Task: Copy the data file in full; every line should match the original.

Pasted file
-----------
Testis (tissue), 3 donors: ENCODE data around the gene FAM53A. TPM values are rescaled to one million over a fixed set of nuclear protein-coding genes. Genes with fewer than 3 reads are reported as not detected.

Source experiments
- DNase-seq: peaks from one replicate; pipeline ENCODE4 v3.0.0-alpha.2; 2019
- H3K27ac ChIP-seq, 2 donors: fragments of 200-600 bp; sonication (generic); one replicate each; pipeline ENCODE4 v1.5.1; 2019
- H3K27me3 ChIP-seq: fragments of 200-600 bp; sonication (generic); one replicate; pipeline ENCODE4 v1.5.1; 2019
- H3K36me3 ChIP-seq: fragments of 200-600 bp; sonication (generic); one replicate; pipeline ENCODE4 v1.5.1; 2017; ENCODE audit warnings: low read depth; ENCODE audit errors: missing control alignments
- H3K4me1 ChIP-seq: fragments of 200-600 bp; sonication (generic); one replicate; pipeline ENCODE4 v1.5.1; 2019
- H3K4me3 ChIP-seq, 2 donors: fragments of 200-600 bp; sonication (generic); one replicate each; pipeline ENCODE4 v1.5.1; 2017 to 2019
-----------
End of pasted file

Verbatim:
Testis (tissue), 3 donors: ENCODE data around the gene FAM53A. TPM values are rescaled to one million over a fixed set of nuclear protein-coding genes. Genes with fewer than 3 reads are reported as not detected.

Source experiments
- DNase-seq: peaks from one replicate; pipeline ENCODE4 v3.0.0-alpha.2; 2019
- H3K27ac ChIP-seq, 2 donors: fragments of 200-600 bp; sonication (generic); one replicate each; pipeline ENCODE4 v1.5.1; 2019
- H3K27me3 ChIP-seq: fragments of 200-600 bp; sonication (generic); one replicate; pipeline ENCODE4 v1.5.1; 2019
- H3K36me3 ChIP-seq: fragments of 200-600 bp; sonication (generic); one replicate; pipeline ENCODE4 v1.5.1; 2017; ENCODE audit warnings: low read depth; ENCODE audit errors: missing control alignments
- H3K4me1 ChIP-seq: fragments of 200-600 bp; sonication (generic); one replicate; pipeline ENCODE4 v1.5.1; 2019
- H3K4me3 ChIP-seq, 2 donors: fragments of 200-600 bp; sonication (generic); one replicate each; pipeline ENCODE4 v1.5.1; 2017 to 2019